Toronto Environmental Alliance
February 2, 2015
Executive Director of the Toronto Environmental Alliance (TEA), an organization with over 50,000 supporters
The Good News
In June 2014, we asked candidates running for City Council to commit to a set of environmental actions we call the Green Action Agenda. In this budget, we were looking for new money for key actions: specifically, improving TTC services and improving Toronto’s vitally important tree canopy. We are happy to see new funding for these important environmental services.
The Not So Good News
However, there are problems with this budget.
There is no new investment in better educating people about waste diversion. Without more money to teach people about what goes in the Blue and Green Bins, Torontonians will continue throwing precious items into the garbage and clogging up our landfill. That is bad for the environment and means our landfill fills up faster than it needs to, adding major new costs in the future.
Another example of not helping people reduce pollution is the TTC fare increase in this budget. A fare increase penalizes the very people who do the right thing by getting them to pay more almost 4% more for helping reduce traffic congestion and cleaning the air.
We are told raising property taxes above the rate of inflation is a nonstarter, after years and years of property tax increases that are at or below the rate of inflation.
So why is it that raising TTC fares annually above the rate of inflation is okay?
If a fare freeze is off the table, then I ask City Council to treat those who use the TTC the same way as other Torontonians are treated. Either limit the fare increase to 2.25% or raise property taxes to 3.7%. One way or another, stop penalizing people for doing the right thing and using the Better Way.
Ironically, while this budget doesn’t help people reduce pollution, it does encourage some companies to pollute. Right now, companies that discharge wastewater into our sewer system do not have to pay the city the full cost of cleaning up the pollution. Every year, city ratepayers pay $3 million extra, the difference between what companies pay and what the city pays.
Councillor Layton has moved a motion that would stop this bad environmental practice. We urge all Councillors to support this.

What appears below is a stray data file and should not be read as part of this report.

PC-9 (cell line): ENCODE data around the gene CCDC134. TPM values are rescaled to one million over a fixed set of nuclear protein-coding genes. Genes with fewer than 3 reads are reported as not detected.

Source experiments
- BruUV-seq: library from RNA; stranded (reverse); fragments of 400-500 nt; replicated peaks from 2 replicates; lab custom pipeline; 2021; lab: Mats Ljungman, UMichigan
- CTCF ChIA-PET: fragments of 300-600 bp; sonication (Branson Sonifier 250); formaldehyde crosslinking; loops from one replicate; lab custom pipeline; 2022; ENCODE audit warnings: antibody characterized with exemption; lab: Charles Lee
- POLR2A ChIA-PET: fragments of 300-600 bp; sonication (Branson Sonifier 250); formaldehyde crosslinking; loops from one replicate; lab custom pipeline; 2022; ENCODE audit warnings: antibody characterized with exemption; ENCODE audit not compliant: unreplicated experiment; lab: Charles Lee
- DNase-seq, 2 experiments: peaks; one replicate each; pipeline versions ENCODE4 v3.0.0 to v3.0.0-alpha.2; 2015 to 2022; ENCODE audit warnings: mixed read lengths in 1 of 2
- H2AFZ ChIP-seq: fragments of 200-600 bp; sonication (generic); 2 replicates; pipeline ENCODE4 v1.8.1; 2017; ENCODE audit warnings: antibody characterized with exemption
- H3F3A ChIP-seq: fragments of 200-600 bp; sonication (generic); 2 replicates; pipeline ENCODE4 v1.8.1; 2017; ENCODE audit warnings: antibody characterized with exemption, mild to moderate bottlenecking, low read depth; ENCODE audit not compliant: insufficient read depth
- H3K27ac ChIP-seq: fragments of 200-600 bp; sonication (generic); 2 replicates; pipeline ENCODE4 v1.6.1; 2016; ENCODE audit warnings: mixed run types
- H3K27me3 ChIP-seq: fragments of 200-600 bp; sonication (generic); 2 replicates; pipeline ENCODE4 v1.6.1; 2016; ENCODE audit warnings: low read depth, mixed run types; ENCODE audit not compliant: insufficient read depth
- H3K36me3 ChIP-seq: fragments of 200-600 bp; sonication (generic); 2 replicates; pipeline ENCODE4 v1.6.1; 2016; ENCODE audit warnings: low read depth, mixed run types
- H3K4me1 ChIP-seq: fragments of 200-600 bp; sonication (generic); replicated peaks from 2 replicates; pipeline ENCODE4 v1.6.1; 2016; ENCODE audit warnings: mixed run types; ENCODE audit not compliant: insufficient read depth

The Bad News
Finally, this budget remains virtually silent on getting the city ready for climate change.
There is no new money to research, plan and implement the many, many programs Torontonians need to prepare for the biggest threat facing the planet. We are told there is no money because property taxes have to stay at 2.25%.
Many seem to think climate change is a future cost we can ignore. They are wrong. We are already paying for climate change and the cost makes a 2.25% property tax increase look like loose change.
I want you to think about what would happen if you proposed a one-time 51% tax increase to Toronto residents. Using the city’s calculation, this would raise about $1.3 billion. City Councillors would never agree to this.
But this is exactly what Torontonians paid to deal with the big flood in July 2013 and the ice storm in December -- the equivalent of a 51% tax increase, or $1.3 billion:
- $1.14 Billion in insurance claims, which we will all pay in higher insurance premiums
- $147 million in government costs for overtime, replacing equipment, emergency services, etc. -- costs paid for by provincial and city taxes
This figure doesn’t even include the deductibles people paid when they made insurance claims.
City Council is quibbling about a 2.5% property tax increase. Meanwhile, the two storms of 2013 actually cost us the equivalent of a 51% property tax increase and this budget is doing almost nothing to stop this from happening again even though the scientific evidence suggests we will see more severe storms causing more property damage.
Council has two options:
1. Keep property taxes low and do nothing to prepare the city for climate change and doom Torontonians to pay huge costs, equivalent to the 51% tax increase they paid in 2013.
2. Or, increase property taxes to invest in the programs, technologies and bylaws that get Toronto ready for climate change.
Option 2 won’t be cheap. But it will be the bargain of the century compared to Option 1.
How can I get you to support Option 2? Get informed about the true costs of inaction.
Be financially prudent, spend the next year learning what climate change is costing and will cost the city. Then, in 2016, you can adopt a budget that helps us avoid the huge financial liability that inaction on climate change will bring.
For more information, contact:
Toronto Environmental Alliance (TEA)